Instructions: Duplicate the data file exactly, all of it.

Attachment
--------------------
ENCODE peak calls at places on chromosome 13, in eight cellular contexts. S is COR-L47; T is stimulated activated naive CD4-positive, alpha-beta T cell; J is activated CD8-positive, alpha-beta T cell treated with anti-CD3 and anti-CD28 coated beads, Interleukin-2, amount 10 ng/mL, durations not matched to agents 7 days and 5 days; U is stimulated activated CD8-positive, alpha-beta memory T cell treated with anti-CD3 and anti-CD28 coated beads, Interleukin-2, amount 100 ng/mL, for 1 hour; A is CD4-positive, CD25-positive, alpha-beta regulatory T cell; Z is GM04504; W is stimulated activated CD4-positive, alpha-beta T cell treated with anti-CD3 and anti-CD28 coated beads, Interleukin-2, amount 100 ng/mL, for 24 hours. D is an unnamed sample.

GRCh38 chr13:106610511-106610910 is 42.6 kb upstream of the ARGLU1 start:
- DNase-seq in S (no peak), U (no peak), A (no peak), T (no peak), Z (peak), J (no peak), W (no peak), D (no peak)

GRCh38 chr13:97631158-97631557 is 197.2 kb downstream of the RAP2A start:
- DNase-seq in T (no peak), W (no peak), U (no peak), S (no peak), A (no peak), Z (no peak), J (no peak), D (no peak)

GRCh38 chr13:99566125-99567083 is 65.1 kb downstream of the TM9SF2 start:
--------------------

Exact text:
ENCODE peak calls at places on chromosome 13, in eight cellular contexts. S is COR-L47; T is stimulated activated naive CD4-positive, alpha-beta T cell; J is activated CD8-positive, alpha-beta T cell treated with anti-CD3 and anti-CD28 coated beads, Interleukin-2, amount 10 ng/mL, durations not matched to agents 7 days and 5 days; U is stimulated activated CD8-positive, alpha-beta memory T cell treated with anti-CD3 and anti-CD28 coated beads, Interleukin-2, amount 100 ng/mL, for 1 hour; A is CD4-positive, CD25-positive, alpha-beta regulatory T cell; Z is GM04504; W is stimulated activated CD4-positive, alpha-beta T cell treated with anti-CD3 and anti-CD28 coated beads, Interleukin-2, amount 100 ng/mL, for 24 hours. D is an unnamed sample.

GRCh38 chr13:106610511-106610910 is 42.6 kb upstream of the ARGLU1 start:
- DNase-seq in S (no peak), U (no peak), A (no peak), T (no peak), Z (peak), J (no peak), W (no peak), D (no peak)

GRCh38 chr13:97631158-97631557 is 197.2 kb downstream of the RAP2A start:
- DNase-seq in T (no peak), W (no peak), U (no peak), S (no peak), A (no peak), Z (no peak), J (no peak), D (no peak)

GRCh38 chr13:99566125-99567083 is 65.1 kb downstream of the TM9SF2 start: